Last night, the official Sex Scandal Special Elections took place in Nevada and New York. In Nevada’s 2nd congressional district there was a race to fill the seat left open when Dean Heller (R-Nev.) was appointed to the Senate to Replace Sen. John Ensign who, if you don’t remember, resigned from the Senate in April after getting into a sex scandal so shady it should’ve been on “Gossip Girl.” Despite his staff putting together several interventions, Ensign refused to end a three-year affair with the wife of his best friend and top political aide. Eventually, amid ethics violations on top of the affair going public, he bounced.
The 2nd District was a Republican stronghold, so Democrats pretty much expected that state Sen. Mark Amodei would defeat his Democratic opponent state treasurer Kate Marshall, though were probably disappointed that she was crushed by almost 21 points.
The most disturbing, though, for Democrats was the second Sex Scandal Special Election to replace former Representative Anthony Weiner after his little Twitter adventure earlier this year. Weiner, the New York liberal Democrat and political firebrand, became a parody when he sent pictures of his weener through Twitter to a woman who was not his wife. This story broke right before his wife was going on a foreign affairs trip as an aide to Secretary of State Hillary Clinton. Glad I wasn’t in on that conversation.
With also the victory of Republican Bob Turner over David Weprin the urban New York 9th Congressional district is in GOP hands for the first time in decades.
When you combine the above races, they appear to be referendums on Obama, and given his lousy approval numbers that is not an unrealistic assessment. However I never put much stock in special elections as predictors of national moods, but more as indicators of the ground game held by each party. Consider that over the last eight years Republicans have lost 23 of 34 House special elections and that includes seven of eight races where the incumbent party changed.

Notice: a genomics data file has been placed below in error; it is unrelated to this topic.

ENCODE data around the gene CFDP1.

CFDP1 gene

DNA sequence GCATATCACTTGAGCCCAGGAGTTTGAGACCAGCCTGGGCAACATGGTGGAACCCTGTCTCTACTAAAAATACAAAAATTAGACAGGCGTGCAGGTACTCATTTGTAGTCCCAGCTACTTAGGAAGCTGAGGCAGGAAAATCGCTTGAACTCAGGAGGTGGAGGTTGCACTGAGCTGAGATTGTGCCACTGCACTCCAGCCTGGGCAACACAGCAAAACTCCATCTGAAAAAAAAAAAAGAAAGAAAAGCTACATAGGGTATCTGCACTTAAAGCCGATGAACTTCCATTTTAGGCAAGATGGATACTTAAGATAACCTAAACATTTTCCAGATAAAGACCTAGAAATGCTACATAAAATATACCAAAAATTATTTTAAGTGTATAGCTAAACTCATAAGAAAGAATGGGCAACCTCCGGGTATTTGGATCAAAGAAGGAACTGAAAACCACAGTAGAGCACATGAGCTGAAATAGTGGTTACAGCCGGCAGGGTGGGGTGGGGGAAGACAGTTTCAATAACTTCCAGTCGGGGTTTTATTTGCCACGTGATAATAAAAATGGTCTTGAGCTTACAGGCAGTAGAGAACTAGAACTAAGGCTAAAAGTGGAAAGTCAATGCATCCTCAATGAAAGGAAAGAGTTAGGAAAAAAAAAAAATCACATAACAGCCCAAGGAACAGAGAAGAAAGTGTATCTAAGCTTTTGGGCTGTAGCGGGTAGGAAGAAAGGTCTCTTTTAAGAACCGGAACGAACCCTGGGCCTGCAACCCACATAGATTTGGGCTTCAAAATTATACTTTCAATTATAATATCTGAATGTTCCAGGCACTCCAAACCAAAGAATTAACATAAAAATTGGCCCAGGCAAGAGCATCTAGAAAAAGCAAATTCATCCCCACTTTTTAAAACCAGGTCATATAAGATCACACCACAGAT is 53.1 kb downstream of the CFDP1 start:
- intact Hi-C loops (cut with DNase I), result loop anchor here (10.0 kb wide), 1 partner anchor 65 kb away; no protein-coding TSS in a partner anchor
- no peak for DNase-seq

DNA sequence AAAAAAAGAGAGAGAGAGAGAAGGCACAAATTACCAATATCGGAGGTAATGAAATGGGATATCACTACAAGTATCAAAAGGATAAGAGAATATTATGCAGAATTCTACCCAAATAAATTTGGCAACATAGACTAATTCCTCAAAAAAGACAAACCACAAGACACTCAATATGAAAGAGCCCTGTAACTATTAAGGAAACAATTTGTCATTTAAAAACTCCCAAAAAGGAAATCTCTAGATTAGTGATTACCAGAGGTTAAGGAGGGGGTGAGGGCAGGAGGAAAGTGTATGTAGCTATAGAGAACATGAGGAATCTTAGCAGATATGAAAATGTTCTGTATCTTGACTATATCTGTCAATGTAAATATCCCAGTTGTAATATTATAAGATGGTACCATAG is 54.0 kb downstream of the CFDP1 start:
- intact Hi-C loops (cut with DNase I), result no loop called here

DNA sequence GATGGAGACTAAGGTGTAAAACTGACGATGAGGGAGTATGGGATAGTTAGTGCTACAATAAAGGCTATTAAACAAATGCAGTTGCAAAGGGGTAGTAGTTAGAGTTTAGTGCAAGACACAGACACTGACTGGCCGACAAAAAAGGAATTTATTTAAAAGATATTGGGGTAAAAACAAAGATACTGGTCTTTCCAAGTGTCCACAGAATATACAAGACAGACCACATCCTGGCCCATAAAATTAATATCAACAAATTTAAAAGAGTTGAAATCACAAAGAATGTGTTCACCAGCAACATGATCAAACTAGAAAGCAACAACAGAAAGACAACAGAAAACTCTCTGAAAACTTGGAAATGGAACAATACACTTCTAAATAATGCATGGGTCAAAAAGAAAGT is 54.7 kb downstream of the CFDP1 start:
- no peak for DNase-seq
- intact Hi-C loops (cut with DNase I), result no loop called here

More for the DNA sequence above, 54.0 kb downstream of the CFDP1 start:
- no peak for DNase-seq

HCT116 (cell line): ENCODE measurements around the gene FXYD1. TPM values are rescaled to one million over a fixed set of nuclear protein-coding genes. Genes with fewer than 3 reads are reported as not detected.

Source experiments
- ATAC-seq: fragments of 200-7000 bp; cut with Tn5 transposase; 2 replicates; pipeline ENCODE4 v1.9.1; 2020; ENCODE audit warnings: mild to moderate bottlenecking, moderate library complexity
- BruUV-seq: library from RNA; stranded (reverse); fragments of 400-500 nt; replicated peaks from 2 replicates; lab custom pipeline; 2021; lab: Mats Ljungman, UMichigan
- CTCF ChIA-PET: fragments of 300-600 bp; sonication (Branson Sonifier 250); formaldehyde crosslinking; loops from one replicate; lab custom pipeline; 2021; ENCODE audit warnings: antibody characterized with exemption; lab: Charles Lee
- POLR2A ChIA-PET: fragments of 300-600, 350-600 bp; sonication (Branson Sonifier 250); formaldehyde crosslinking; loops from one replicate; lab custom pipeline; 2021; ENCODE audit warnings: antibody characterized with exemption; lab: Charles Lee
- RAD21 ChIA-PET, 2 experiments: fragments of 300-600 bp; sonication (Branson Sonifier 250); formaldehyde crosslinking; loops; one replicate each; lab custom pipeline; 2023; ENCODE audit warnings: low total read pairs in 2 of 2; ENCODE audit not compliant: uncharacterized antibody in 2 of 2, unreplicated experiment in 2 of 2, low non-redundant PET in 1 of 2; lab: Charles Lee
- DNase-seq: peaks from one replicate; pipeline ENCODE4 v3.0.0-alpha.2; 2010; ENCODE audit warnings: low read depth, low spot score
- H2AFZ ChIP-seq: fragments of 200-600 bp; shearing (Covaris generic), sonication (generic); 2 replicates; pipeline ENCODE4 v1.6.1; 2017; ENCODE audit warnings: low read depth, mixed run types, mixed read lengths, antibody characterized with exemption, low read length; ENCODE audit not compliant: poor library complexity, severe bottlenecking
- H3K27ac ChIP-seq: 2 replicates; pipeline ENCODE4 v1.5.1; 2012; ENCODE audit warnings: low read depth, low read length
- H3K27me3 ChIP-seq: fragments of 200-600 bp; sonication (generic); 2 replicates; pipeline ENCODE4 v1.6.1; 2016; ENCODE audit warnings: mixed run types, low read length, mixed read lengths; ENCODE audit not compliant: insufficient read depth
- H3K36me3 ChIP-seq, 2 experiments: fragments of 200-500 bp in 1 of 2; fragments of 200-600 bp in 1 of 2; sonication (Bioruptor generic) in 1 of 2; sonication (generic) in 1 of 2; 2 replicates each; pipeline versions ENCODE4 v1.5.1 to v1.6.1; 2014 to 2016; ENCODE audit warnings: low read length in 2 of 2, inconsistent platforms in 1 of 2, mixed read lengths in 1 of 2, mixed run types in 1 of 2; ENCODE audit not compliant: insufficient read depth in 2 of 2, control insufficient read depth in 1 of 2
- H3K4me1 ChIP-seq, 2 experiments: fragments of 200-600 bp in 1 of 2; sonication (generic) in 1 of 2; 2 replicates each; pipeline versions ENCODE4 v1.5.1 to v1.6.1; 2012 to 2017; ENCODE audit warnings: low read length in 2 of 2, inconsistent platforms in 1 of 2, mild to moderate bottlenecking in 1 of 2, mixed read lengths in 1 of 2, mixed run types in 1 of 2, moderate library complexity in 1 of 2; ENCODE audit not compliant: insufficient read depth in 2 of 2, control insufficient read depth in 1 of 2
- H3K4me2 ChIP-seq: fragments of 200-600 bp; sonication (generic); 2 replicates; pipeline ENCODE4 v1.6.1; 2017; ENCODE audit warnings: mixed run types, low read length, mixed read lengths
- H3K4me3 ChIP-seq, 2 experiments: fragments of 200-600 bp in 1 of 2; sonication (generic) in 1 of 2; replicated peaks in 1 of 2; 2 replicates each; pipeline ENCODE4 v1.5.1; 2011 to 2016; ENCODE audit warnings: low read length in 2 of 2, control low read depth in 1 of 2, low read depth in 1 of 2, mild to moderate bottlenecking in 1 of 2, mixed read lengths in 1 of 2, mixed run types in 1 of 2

The real concern for Obama isn’t that these were referendums on his presidency, which I think we can all agree is in trouble at this point, but more that reports out of New York are that the local labor unions essentially sat the race out in protest and disgust over the President’s lack of progress on jobs.
The GOP still doesn’t have a great record on special elections either. They lost one in Republican leaning upstate New York just earlier this year, but Obama’s got a serious problem on his hands if he doesn’t re-connect with his ground troops in labor and the far left. Even if he’s still leading Perry and Romney in national polls it’s the ground game that will make the difference in his re-election chances next year.
This article originally appeared in Loop21.com under the headline “Are New York, Nevada Democrat Lossess a Sign of Obama Trouble?”